"In lieu of terminating all of the med techs, we have provided this RN supervision daily," Kornegay explained. "Licensure rules do not require any licensed nursing staff in adult care homes nor do they pay for any licensed nursing staff in an adult care home and this is an extreme hardship for this facility. Despite the hardship, we continue to provide three to four RNs daily to assure that the health and welfare of the residents are met."

Mrs. Kornegay defended staff at the facility, calling them "consummate professionals" who did nothing deliberately or improperly.

"We do not believe that these loving, caring people shared the same pens on a patient," she said. "I believe them when they tell me that they have not done that."

This is not the first outbreak of its type, Mrs. Kornegay said, nor is GlenCare the first location. And nobody there would wittingly harm a patient.

Mrs. Kornegay said she is "devastated" and "heartbroken" about the loss of their beloved residents.

"These people are frail and infirmed and have diagnoses that make them more susceptible," she said. "I'm in disbelief that DHSR came in this building and five members said we used the same pen and walked out of this building and didn't tell us. That put our patients in immediately jeopardy. We can't fix what we don't know."

While the state's preliminary investigation is expected to be released soon, GlenCare is conducting its own internal investigation into the matter.

"Whatever this is, once it's determined, we'll fix it," Mrs. Kornegay said.

That includes taking action against anyone who might have violated standards and procedures at the site, she said.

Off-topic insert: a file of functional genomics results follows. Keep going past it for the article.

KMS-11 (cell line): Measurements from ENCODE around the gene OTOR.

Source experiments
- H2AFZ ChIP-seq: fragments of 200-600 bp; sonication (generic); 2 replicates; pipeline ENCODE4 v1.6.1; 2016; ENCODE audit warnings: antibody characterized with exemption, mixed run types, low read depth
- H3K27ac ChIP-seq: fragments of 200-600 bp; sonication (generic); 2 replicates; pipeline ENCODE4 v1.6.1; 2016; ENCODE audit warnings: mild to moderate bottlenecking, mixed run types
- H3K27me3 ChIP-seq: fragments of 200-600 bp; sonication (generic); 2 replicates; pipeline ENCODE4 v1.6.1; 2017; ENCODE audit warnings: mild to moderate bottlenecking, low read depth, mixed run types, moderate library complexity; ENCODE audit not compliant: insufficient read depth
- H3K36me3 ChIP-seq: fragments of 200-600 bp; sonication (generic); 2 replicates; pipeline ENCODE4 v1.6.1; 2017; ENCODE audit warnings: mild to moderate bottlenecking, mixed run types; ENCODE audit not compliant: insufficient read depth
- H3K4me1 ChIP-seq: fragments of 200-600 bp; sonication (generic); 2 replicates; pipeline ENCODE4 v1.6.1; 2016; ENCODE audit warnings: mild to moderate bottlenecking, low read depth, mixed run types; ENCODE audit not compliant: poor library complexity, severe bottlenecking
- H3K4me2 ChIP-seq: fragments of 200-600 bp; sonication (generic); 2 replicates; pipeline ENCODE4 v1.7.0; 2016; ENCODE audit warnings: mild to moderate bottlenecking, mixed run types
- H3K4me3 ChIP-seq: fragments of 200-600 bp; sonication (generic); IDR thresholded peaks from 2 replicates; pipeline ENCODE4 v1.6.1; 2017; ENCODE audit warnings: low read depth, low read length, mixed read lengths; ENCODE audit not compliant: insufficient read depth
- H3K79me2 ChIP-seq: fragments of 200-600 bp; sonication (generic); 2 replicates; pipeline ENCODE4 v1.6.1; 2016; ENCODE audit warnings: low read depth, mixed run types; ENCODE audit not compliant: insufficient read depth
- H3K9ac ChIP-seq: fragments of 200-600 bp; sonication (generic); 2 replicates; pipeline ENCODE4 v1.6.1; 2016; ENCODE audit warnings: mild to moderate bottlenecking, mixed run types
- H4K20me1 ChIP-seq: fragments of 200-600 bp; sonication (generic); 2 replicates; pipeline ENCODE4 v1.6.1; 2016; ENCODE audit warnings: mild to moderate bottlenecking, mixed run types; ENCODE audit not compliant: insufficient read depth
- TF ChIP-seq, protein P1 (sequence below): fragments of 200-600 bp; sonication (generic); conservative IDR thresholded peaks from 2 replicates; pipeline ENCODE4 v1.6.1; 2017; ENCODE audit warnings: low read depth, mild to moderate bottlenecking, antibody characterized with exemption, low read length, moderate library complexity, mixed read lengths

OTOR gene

"After I got through choking them, I would prosecute them because they know what to do," she said. "We have never threatened staff with their jobs. We have nine med techs in this building and we have never been cited for improper techniques."

Glenda Helton, a med tech who has worked at GlenCare for 23 years, said it's been challenging to maintain morale in recent months.

"It's sad, it's a shame," she said. "I just back what Mr. and Mrs. Kornegay said. I didn't hear anything that I didn't agree with.

"We have a job. We're trained. If we don't know it, we'll be trained. ... We're just trying to stick together, stay positive."

Carol McDuffie, a med tech with 14 years experience, said it has been a "nerve-wracking" time.

"But I come to work with a positive attitude because I love doing this work," she said. "I'm here every day, I don't call in (and not show up). I just love the residents and try to reassure them."

Jeanette Deutschmann, operations manager, came on board three weeks ago but had worked at the Warsaw facility before that.

"I knew what was going on here and I have a lot of compassion for the elderly," she said. "I knew this wasn't going to be easy and it was going to be a stressful situation, but I honestly believe in my heart (the allegations) are not true.

"Over the past three weeks I have been on the floor, watching, teaching, training, and never once have I seen one of the techs ever do what they're saying they did (wrong)."

Ms. Deutschmann, who is also a registered nurse, said she stands behind her employers.

"I plan on sticking this out to the end," she said. "I'm not scared. I'm not running from anything. I really think that the employer that I'm working for has been darn good, has been very compassionate.

"I agree with the other nurses, saying that this hepatitis could have been caused at the facility without our knowledge. The things that are going on in the facility, these residents are allowed to come and go, they're all roommates, they all have their cliques that are together. ... We don't allow alcohol or drugs, we don't want that here but they're people like we are and this is their home."